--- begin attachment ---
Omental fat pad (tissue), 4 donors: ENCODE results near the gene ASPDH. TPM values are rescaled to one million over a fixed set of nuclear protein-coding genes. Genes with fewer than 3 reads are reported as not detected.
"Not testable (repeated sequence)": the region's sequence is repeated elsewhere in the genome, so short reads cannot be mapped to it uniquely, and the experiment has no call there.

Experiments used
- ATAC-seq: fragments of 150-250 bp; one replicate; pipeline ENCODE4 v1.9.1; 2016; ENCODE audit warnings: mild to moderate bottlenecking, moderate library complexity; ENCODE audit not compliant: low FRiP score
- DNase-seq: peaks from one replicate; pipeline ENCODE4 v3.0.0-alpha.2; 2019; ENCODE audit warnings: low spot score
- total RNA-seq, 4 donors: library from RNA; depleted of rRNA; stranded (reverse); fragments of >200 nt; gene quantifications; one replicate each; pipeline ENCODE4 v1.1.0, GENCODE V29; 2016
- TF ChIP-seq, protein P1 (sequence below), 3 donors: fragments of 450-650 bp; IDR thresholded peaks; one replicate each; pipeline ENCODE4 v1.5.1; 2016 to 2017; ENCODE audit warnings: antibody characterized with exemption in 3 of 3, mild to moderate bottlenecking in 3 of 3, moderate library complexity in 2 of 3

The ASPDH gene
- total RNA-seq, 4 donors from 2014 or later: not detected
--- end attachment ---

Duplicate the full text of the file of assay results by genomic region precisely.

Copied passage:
Omental fat pad (tissue), 4 donors: ENCODE results near the gene ASPDH. TPM values are rescaled to one million over a fixed set of nuclear protein-coding genes. Genes with fewer than 3 reads are reported as not detected.
"Not testable (repeated sequence)": the region's sequence is repeated elsewhere in the genome, so short reads cannot be mapped to it uniquely, and the experiment has no call there.

Experiments used
- ATAC-seq: fragments of 150-250 bp; one replicate; pipeline ENCODE4 v1.9.1; 2016; ENCODE audit warnings: mild to moderate bottlenecking, moderate library complexity; ENCODE audit not compliant: low FRiP score
- DNase-seq: peaks from one replicate; pipeline ENCODE4 v3.0.0-alpha.2; 2019; ENCODE audit warnings: low spot score
- total RNA-seq, 4 donors: library from RNA; depleted of rRNA; stranded (reverse); fragments of >200 nt; gene quantifications; one replicate each; pipeline ENCODE4 v1.1.0, GENCODE V29; 2016
- TF ChIP-seq, protein P1 (sequence below), 3 donors: fragments of 450-650 bp; IDR thresholded peaks; one replicate each; pipeline ENCODE4 v1.5.1; 2016 to 2017; ENCODE audit warnings: antibody characterized with exemption in 3 of 3, mild to moderate bottlenecking in 3 of 3, moderate library complexity in 2 of 3

The ASPDH gene
- total RNA-seq, 4 donors from 2014 or later: not detected